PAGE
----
I have a Miller Dialarc HF which, if I am reading the manual correctly, has a 310 Amp capability (which I would never try to use, cause I just don't want to get back into heavy duty welding), and I would guess my use would not exceed maybe 175 Amps.
What I am trying to determine is what power generator I would need, to be able to use the welder both at home and transported to elsewhere, where another power source may not exist. The previous owner ran it in his garage on his 220 volt house current with a 30 amp fuse (circuit breaker) and while he was a low power user, he had no problems. My house would have to be wired to bring in 220 volts, and since I want to be portable, why not just use the portable power generator.
I know that transporting a 500 pound welder around is not the easiest thing to do, and I would like to build a jib crane attachable to my truck to onload and off load the welder, some time in the future. At the present time an engine lift crane has been able to do the task, it will lift up to 1,000 pounds.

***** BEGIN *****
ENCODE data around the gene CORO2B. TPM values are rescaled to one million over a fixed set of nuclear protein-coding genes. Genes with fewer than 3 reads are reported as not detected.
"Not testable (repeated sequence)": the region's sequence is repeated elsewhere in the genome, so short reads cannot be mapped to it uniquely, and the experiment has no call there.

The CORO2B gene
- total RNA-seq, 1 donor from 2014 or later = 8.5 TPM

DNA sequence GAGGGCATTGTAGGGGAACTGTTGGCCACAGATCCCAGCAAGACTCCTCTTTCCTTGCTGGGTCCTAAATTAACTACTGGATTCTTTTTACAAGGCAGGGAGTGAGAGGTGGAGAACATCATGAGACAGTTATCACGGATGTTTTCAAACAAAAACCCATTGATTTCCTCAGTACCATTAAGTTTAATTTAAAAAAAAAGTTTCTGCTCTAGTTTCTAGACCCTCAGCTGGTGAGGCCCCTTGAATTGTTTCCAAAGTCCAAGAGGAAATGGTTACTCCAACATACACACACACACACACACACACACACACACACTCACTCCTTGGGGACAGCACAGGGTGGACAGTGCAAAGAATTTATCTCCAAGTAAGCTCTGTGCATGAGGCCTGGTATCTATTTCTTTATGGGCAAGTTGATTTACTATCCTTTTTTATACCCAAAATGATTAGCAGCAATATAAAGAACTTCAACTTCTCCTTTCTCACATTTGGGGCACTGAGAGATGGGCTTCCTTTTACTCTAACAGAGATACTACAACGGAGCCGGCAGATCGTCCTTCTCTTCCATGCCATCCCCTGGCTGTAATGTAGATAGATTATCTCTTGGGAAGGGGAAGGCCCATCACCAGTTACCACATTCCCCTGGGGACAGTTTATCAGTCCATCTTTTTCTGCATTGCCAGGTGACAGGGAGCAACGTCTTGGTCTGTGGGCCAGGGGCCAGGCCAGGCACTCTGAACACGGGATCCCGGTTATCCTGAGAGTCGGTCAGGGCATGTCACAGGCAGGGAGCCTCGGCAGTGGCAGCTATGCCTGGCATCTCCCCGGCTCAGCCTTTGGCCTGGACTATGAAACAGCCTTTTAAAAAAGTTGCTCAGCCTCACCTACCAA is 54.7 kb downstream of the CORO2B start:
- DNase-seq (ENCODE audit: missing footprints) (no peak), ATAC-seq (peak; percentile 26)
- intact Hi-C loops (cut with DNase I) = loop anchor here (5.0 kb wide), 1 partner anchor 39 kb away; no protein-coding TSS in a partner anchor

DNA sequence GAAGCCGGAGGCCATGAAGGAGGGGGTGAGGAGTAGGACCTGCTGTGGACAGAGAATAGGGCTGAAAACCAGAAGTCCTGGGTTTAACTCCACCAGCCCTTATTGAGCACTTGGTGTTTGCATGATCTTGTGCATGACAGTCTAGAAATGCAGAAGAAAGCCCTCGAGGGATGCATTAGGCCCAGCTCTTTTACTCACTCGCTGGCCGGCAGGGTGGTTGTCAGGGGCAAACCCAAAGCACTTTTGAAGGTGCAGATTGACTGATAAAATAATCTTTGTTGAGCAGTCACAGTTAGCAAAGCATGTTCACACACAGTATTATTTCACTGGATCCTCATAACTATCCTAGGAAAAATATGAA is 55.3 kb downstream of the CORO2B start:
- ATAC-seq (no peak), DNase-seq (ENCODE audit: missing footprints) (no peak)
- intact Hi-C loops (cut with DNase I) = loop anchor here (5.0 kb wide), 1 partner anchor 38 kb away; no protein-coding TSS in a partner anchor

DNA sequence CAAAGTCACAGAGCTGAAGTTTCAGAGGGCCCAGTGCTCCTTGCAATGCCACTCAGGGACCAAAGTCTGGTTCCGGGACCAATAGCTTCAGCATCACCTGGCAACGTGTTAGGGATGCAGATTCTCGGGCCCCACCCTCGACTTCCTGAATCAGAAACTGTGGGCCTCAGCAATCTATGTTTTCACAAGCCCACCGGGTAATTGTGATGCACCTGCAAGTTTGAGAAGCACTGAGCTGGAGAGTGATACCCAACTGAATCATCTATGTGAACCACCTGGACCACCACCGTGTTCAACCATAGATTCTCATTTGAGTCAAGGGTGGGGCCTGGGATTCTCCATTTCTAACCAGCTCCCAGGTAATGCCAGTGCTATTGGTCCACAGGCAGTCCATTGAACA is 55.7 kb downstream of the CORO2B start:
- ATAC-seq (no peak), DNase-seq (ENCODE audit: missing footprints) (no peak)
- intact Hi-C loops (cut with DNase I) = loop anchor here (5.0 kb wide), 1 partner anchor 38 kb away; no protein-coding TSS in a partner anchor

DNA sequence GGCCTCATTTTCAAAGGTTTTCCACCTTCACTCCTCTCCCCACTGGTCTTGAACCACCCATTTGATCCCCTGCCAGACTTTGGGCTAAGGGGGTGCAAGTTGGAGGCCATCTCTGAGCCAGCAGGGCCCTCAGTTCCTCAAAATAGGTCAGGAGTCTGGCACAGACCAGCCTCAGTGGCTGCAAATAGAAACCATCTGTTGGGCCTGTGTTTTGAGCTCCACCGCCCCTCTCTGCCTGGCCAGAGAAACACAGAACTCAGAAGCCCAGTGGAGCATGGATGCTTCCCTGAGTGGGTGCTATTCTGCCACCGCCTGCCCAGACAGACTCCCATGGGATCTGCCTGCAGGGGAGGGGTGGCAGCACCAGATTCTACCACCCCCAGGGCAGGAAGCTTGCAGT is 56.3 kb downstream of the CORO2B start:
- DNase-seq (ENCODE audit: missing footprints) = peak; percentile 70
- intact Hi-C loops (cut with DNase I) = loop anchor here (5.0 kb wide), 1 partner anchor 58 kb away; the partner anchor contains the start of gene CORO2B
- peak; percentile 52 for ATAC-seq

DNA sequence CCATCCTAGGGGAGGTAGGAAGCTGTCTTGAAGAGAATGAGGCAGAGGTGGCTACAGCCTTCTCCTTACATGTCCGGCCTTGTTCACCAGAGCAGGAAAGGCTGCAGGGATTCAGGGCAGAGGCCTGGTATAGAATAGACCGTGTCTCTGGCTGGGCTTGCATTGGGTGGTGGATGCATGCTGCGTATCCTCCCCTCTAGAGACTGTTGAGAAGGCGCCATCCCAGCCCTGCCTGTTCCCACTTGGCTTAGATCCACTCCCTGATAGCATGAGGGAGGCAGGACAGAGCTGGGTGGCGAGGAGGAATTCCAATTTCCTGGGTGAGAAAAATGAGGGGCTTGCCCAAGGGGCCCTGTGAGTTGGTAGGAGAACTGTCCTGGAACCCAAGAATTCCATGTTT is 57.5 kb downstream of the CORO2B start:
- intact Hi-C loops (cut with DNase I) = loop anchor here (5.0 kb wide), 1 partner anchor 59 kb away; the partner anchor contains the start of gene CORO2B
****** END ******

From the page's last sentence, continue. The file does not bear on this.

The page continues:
I welded for about 15 years (+or-) using most of the welding processes used in a manufacturing shop and mobile to weld on farm equipment. I have not welded since 1979 (a couple of excepts), and have always wanted to have a tig/gmaw/mig welder to toy with occasionally. Now I only have to get a mig attachment or separate welder for that.
I worked as a welding engineer for a large company, for about 12 years, so for the most part I know what welding procedures are and how to do the needed calculations to prepare.
Oh, I am now 73 years old, partially retired (I work as a Range Master at a shooting range), and want to do a little welding for myself and others. Don't let the 73 thing bother anyone, it doesn't bother me, except that I am not as strong as I was when I welded before.
Thanks for any help!
Miller Dialarc HF
Smithy CB-1220 XL
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Thread: Power Source for portability.
11-30-2010, 05:22 PM #1Junior Member
- Join Date
- May 2010
Power Source for portability.